She charmed the camera and then moved on to pen poems. Her first exhibition of photographs shows that Deepti Naval is just as good behind the camera reports BALPREET

'Will you do something for me?

When I die.

Will you bury the cloud with me?'

Deepti Naval

WHETHER it is with a pen, a paint-brush or the lens, the passion with which Deepti Naval creates clouds is for real. Clouds in grey, white, blue, wafting across the Ladakh sky. Crystal streams cutting the grey hardness of the mountain, rivulets lining Vincent Van Gogh’s yellow. Meet Deepti Naval the woman behind the lens. In Chandigrah recently for her first exhibition – “In Search Of Another Sky - it appeared as if another horizon had opened up for her. Of photography, to begin with. So when was it that she fell in love with the camera?

I had majored in painting in New York and photography was one of the subjects I studied alongside.

Was this romance with the camera a fallout of her experience before it?

"Well may be there’s some intrinsic influence. But I guess it has more to do with the sketching classes I attended as a child."

A Director in The Making?

ASK her that and her prompt reply is “Hopefully I have penned a script about women in a mental asylum – a possibility I explored after playing a mentally challenged woman in Amol Palackar’s Ankahee for which I visited an asylum in Ranchi. The experience jolted me, enough to pen poetry, I wish to make a film on it some day. But it’s not easy to raise money for such a dark subject.” She believes in dreams, right? "Oh dreams," she beams, "they’re life, you cling to them. A kid is born with dreams in his eyes and spends the rest of his life chasing them." The faith shows as she recalls how Balraj Sahni’s visit to Amritsar (where she was born and did her schooling) for a theatre festival made her marvel. It must be great being an actor. She was six then with a mind set on acting.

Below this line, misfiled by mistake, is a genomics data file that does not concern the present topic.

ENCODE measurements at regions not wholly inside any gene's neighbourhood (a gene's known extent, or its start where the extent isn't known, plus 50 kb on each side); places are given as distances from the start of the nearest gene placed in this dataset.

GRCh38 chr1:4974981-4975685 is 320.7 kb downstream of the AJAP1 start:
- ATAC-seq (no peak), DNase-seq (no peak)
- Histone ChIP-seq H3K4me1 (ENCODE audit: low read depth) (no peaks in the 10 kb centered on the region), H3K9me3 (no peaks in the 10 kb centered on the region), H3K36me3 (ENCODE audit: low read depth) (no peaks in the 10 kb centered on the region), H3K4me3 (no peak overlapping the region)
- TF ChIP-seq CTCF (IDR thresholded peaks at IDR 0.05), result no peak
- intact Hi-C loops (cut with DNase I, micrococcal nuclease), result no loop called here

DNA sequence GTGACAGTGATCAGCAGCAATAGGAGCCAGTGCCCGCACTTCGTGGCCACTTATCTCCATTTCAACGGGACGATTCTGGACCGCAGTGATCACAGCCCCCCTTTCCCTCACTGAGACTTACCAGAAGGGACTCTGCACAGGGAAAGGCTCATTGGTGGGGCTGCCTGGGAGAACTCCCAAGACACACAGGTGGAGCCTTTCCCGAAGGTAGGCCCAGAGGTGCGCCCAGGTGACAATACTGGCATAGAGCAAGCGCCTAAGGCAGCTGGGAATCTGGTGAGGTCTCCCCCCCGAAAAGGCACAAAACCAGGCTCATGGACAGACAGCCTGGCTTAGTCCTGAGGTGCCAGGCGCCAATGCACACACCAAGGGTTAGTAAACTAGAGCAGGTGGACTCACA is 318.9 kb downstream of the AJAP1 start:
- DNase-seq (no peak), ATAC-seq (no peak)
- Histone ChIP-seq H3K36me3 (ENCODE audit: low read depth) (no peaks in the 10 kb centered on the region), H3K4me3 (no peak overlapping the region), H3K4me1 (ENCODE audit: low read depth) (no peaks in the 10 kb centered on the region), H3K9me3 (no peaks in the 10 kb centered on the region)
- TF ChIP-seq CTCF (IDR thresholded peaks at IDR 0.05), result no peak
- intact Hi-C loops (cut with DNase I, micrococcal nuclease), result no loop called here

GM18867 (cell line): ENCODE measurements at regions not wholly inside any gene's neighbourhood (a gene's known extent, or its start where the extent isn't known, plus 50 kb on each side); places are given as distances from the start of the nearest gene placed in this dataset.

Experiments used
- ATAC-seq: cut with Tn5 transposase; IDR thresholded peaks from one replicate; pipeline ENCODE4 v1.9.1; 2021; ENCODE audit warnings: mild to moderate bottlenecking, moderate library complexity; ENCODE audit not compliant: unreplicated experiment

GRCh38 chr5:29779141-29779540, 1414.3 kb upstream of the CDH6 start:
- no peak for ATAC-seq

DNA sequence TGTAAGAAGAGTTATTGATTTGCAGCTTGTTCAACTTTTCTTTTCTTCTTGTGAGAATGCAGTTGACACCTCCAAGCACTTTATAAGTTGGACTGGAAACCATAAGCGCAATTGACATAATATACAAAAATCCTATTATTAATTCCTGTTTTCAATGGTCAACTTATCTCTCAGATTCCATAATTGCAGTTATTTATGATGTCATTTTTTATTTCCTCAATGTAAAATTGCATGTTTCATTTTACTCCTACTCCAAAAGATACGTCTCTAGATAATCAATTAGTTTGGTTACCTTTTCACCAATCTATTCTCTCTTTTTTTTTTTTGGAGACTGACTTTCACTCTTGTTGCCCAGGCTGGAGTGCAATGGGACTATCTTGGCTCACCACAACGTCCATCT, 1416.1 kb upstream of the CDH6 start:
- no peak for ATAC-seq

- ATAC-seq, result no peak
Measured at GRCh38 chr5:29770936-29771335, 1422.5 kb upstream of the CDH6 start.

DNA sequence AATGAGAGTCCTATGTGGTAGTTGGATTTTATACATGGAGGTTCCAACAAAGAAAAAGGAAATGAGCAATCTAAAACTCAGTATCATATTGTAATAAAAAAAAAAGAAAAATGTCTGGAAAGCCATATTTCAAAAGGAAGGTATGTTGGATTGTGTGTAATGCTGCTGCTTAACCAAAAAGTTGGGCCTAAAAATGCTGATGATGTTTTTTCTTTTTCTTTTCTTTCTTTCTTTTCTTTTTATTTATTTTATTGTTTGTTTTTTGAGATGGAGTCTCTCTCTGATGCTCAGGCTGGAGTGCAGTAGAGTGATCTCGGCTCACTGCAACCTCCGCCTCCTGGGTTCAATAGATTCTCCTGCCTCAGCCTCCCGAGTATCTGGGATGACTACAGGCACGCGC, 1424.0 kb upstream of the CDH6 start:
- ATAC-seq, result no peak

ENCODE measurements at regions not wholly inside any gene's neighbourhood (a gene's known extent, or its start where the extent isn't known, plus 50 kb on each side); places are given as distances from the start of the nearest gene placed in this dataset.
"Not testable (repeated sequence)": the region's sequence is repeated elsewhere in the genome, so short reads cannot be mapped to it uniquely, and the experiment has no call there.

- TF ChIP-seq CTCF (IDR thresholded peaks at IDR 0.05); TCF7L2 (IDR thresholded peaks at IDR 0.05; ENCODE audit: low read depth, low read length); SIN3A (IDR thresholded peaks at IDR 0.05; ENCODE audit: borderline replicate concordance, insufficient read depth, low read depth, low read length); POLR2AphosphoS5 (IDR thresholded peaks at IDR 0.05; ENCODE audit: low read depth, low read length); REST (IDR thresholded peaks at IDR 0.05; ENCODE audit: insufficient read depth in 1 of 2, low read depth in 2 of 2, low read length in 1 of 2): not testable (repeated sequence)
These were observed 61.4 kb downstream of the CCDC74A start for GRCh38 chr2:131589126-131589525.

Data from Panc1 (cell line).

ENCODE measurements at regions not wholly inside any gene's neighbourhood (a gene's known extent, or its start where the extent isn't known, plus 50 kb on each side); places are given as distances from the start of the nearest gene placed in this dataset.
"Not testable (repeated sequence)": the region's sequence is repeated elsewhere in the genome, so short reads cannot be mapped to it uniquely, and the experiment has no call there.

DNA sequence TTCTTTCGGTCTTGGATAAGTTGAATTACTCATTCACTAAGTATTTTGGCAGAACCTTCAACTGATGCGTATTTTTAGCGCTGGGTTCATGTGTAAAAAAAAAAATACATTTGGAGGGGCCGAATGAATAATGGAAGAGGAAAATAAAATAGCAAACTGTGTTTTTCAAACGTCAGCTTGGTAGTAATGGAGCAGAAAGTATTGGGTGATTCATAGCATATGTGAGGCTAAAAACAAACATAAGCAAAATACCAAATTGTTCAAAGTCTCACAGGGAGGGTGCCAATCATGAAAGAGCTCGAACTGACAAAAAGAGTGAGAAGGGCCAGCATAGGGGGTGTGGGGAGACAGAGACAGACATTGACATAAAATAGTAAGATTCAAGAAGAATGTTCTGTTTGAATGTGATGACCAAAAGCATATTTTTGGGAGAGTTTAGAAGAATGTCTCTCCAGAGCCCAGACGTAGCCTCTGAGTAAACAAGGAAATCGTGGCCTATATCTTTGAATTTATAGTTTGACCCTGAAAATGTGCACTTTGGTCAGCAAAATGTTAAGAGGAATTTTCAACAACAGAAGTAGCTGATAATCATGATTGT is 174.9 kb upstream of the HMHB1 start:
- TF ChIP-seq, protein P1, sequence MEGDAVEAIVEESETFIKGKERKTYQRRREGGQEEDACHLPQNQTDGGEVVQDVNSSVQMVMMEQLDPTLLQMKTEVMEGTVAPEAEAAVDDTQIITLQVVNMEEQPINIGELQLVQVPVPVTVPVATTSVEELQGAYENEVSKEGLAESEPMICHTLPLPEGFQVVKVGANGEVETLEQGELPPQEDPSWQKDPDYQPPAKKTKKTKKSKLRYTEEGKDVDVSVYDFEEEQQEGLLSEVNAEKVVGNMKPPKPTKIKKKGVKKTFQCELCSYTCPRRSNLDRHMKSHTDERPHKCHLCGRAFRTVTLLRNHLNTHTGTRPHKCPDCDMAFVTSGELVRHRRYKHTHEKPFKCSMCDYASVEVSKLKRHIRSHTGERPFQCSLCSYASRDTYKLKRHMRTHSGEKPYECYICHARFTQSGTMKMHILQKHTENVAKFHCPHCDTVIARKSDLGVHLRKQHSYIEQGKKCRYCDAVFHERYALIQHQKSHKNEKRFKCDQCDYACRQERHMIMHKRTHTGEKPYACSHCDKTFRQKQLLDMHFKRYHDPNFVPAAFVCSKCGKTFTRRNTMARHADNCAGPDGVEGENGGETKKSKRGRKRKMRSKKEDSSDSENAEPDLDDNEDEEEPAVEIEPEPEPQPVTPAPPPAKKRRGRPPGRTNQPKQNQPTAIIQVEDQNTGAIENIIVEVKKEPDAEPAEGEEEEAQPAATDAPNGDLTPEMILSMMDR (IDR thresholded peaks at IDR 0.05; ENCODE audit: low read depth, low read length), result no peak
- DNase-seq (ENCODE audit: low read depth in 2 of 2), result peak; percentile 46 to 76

Act one:

So how was it when it happened? "A heart warming experience. Being an actor gets you to meet different people, be varied characters, live many hued emotions. It all keeps adding on to your personality. For if you have played it, you’ve lived it, you've made it part of your own experience." That explains the easy depth with which she consummated her characters in EK BAAR PHIR, AASHIANA , KAMLA, SAATH SAATH and the role of a painter in PANCHVATI, the one closest to her.

Back to painting, Naval’s brush strokes drift over mountains, flowing along brooks, meandering in the wasteland. Her lens drifts too, exploring. These are very personal experiences. Taking off, just anywhere in the wilderness, capturing moments. It’s so exciting. And then, one day like this, sharing it with people. She says.

Her Poetry

RISING from diary jottings, shoved into chests and drawers, her poems keep appearing suddenly, days, months, years after being inked. A look at an extension of Deepti, on her relationship with Smita Patil –

‘I’d said,
There must be another way of living this life

For a long time, you remained silent
Then without blinking
Without turning
Said ‘there isn’t’

Today you are gone
And I am still running
Still trying
To prove you wrong.’

A self confessed vagabond. Deepti Naval doesn’t believe in planning. “I get some free time and I take off…to the fishermen village along the Mumbai coast. And where is she now? “As if in my 20’s... ready to take on life from this point onwards.... I wonder if years mean anything...”